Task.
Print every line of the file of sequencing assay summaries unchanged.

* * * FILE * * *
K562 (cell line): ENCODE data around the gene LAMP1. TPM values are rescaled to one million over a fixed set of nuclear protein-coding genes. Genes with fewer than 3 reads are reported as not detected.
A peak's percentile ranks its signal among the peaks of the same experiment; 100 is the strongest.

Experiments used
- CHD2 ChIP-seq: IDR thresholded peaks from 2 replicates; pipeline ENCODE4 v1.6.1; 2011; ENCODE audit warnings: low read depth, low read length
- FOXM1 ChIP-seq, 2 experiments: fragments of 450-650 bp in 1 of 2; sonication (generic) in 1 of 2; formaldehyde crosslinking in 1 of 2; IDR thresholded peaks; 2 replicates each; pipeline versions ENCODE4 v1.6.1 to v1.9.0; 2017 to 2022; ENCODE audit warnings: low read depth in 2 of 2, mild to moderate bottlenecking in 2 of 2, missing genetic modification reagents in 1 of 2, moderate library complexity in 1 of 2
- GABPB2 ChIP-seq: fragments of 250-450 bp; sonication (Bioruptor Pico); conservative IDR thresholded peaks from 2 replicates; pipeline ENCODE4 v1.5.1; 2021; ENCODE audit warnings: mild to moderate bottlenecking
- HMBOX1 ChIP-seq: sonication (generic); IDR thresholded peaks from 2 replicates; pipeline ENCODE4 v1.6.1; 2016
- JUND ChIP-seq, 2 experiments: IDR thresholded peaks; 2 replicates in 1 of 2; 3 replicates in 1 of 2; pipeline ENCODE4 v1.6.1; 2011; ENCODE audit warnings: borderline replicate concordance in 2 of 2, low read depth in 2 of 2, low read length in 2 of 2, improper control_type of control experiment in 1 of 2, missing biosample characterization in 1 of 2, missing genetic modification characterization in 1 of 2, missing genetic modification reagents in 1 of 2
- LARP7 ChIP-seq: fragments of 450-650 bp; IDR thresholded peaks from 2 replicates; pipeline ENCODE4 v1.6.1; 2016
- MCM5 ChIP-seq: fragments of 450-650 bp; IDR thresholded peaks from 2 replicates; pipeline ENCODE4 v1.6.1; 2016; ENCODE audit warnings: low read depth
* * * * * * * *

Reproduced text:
K562 (cell line): ENCODE data around the gene LAMP1. TPM values are rescaled to one million over a fixed set of nuclear protein-coding genes. Genes with fewer than 3 reads are reported as not detected.
A peak's percentile ranks its signal among the peaks of the same experiment; 100 is the strongest.

Experiments used
- CHD2 ChIP-seq: IDR thresholded peaks from 2 replicates; pipeline ENCODE4 v1.6.1; 2011; ENCODE audit warnings: low read depth, low read length
- FOXM1 ChIP-seq, 2 experiments: fragments of 450-650 bp in 1 of 2; sonication (generic) in 1 of 2; formaldehyde crosslinking in 1 of 2; IDR thresholded peaks; 2 replicates each; pipeline versions ENCODE4 v1.6.1 to v1.9.0; 2017 to 2022; ENCODE audit warnings: low read depth in 2 of 2, mild to moderate bottlenecking in 2 of 2, missing genetic modification reagents in 1 of 2, moderate library complexity in 1 of 2
- GABPB2 ChIP-seq: fragments of 250-450 bp; sonication (Bioruptor Pico); conservative IDR thresholded peaks from 2 replicates; pipeline ENCODE4 v1.5.1; 2021; ENCODE audit warnings: mild to moderate bottlenecking
- HMBOX1 ChIP-seq: sonication (generic); IDR thresholded peaks from 2 replicates; pipeline ENCODE4 v1.6.1; 2016
- JUND ChIP-seq, 2 experiments: IDR thresholded peaks; 2 replicates in 1 of 2; 3 replicates in 1 of 2; pipeline ENCODE4 v1.6.1; 2011; ENCODE audit warnings: borderline replicate concordance in 2 of 2, low read depth in 2 of 2, low read length in 2 of 2, improper control_type of control experiment in 1 of 2, missing biosample characterization in 1 of 2, missing genetic modification characterization in 1 of 2, missing genetic modification reagents in 1 of 2
- LARP7 ChIP-seq: fragments of 450-650 bp; IDR thresholded peaks from 2 replicates; pipeline ENCODE4 v1.6.1; 2016
- MCM5 ChIP-seq: fragments of 450-650 bp; IDR thresholded peaks from 2 replicates; pipeline ENCODE4 v1.6.1; 2016; ENCODE audit warnings: low read depth